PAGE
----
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question about strings

Jay Dilla
Ranch Hand

Joined: Aug 12, 2004
Posts: 201
had this question in a phone interview
i think i answered it right but not sure

anyway the question was if you have a string variable called name
and you put a value in it
then you put another value into it, what happens to the first value

so something like:



what happens to John?
Ernest Friedman-Hill
author and iconoclast
Marshal

Joined: Jul 08, 2003
Posts: 24183
    
  34

In the general case, it's simply no longer referenced by the variable, and may be eligible for garbage collection if nothing else references it. In the specific case you've shown, though, it's a String literal, which the JVM keeps in a special "String pool", so that it won't be collected. If the String was created in some other way, though, it might be.


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Stan James
(instanceof Sidekick)
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Joined: Jan 29, 2003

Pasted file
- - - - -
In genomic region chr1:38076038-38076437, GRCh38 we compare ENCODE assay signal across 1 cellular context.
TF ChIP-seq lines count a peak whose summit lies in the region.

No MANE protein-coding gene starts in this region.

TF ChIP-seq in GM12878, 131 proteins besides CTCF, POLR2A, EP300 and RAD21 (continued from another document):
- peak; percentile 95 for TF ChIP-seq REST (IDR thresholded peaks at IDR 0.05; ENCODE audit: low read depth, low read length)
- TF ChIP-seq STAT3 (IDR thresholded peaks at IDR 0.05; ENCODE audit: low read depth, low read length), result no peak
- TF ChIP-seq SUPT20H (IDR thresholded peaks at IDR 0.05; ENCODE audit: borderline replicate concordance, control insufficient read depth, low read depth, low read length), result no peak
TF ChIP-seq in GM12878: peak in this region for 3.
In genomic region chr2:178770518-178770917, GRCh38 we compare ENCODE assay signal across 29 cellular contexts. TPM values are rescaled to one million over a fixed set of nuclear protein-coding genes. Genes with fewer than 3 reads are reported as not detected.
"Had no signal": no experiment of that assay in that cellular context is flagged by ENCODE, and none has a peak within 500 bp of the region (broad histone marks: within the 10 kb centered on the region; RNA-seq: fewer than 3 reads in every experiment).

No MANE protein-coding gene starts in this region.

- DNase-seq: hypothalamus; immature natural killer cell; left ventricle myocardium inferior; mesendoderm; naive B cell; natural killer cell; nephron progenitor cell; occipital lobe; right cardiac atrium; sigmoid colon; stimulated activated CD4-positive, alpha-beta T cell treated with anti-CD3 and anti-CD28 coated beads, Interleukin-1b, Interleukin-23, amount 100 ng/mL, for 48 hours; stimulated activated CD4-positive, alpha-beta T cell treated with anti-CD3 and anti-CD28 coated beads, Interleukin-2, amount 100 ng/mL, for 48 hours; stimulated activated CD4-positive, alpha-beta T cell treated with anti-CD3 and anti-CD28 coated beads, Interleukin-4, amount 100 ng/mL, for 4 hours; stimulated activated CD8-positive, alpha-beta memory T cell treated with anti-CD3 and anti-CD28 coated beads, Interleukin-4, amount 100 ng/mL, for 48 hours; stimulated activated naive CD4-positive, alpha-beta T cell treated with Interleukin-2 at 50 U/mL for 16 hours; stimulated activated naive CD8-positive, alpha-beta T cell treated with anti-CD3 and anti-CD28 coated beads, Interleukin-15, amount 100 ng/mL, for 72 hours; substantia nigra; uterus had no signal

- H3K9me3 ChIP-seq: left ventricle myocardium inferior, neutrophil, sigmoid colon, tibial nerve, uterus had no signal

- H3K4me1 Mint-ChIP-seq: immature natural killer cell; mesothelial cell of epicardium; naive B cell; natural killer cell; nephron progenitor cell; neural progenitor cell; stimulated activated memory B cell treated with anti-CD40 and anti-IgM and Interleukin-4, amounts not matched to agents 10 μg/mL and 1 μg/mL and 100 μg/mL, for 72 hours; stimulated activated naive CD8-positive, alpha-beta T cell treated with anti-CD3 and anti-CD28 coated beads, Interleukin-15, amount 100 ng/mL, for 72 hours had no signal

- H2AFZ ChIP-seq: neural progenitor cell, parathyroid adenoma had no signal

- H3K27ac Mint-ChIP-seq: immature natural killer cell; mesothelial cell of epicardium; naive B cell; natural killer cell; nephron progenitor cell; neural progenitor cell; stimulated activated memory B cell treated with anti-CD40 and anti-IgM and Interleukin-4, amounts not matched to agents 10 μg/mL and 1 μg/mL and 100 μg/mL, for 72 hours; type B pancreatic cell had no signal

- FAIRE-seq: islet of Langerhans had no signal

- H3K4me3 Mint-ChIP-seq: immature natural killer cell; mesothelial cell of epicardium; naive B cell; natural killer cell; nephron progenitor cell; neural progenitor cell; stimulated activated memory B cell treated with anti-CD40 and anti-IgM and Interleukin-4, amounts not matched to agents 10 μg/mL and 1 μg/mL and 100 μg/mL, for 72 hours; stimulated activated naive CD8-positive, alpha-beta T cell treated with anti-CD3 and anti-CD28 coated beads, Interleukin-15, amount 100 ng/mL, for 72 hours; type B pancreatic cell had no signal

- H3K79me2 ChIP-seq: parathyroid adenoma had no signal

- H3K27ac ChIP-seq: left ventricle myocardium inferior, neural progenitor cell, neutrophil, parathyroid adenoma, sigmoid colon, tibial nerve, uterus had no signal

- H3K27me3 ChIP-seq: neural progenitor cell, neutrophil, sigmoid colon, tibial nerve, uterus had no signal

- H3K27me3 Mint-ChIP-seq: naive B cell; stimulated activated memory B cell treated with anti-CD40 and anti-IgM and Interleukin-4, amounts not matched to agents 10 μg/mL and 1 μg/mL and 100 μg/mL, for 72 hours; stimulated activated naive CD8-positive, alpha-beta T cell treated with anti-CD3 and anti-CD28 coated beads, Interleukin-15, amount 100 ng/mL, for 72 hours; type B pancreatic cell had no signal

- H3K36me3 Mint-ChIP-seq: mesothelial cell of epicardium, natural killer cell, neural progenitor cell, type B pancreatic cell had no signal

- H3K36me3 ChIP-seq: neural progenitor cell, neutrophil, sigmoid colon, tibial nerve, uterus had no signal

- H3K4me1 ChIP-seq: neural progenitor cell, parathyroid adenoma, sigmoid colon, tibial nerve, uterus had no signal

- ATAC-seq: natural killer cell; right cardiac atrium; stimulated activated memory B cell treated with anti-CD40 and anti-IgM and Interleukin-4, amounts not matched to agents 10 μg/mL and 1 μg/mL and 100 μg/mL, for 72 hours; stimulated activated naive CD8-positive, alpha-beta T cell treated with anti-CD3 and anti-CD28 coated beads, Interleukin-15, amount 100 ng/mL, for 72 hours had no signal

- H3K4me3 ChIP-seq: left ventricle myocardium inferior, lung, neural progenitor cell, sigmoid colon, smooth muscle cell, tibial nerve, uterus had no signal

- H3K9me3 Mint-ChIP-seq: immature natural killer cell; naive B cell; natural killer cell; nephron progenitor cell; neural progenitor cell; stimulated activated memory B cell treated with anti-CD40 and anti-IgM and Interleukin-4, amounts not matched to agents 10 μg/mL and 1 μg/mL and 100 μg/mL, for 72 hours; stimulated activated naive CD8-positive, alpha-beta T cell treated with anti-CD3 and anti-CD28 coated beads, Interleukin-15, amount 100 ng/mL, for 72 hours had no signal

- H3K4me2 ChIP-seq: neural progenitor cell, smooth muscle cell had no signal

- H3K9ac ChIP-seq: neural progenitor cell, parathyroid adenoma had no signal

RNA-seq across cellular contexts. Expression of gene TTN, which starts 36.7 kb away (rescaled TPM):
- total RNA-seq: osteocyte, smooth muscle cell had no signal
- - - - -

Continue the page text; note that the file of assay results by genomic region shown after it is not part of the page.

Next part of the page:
Posts: 8791
This is an interesting area. Strings are objects like any others. But strings that are also "constants" get special treatment. See Strings, Literally here on the ranch for details.


A good question is never answered. It is not a bolt to be tightened into place but a seed to be planted and to bear more seed toward the hope of greening the landscape of the idea. John Ciardi
Jay Dilla
Ranch Hand

Joined: Aug 12, 2004
Posts: 201
O I said it's on the heap somewhere floating around and ready for System.gc() to grab it up. What is this thing about "String pool"? How would I have to write it in order for it to be eligible for garbage collection?
Ernest Friedman-Hill
author and iconoclast
Marshal

Joined: Jul 08, 2003
Posts: 24183
    
  34

The String pool is a special collection of Strings which are defined in class files; the JVM uses it so such things can be shared and not duplicated.

A String literal -- a double-quoted String -- will always be stored in the String pool, and won't be collected (at least, in theory, until the class that defines it is collected.) There's no way to remove it from the pool.

Any other String -- one that comes from new String(), from BufferedReader.readLine(), etc, etc, -- will behave as you've described.

EXCEPT if you call intern() on it -- which will copy it into the String pool, and return that pooled copy.
 
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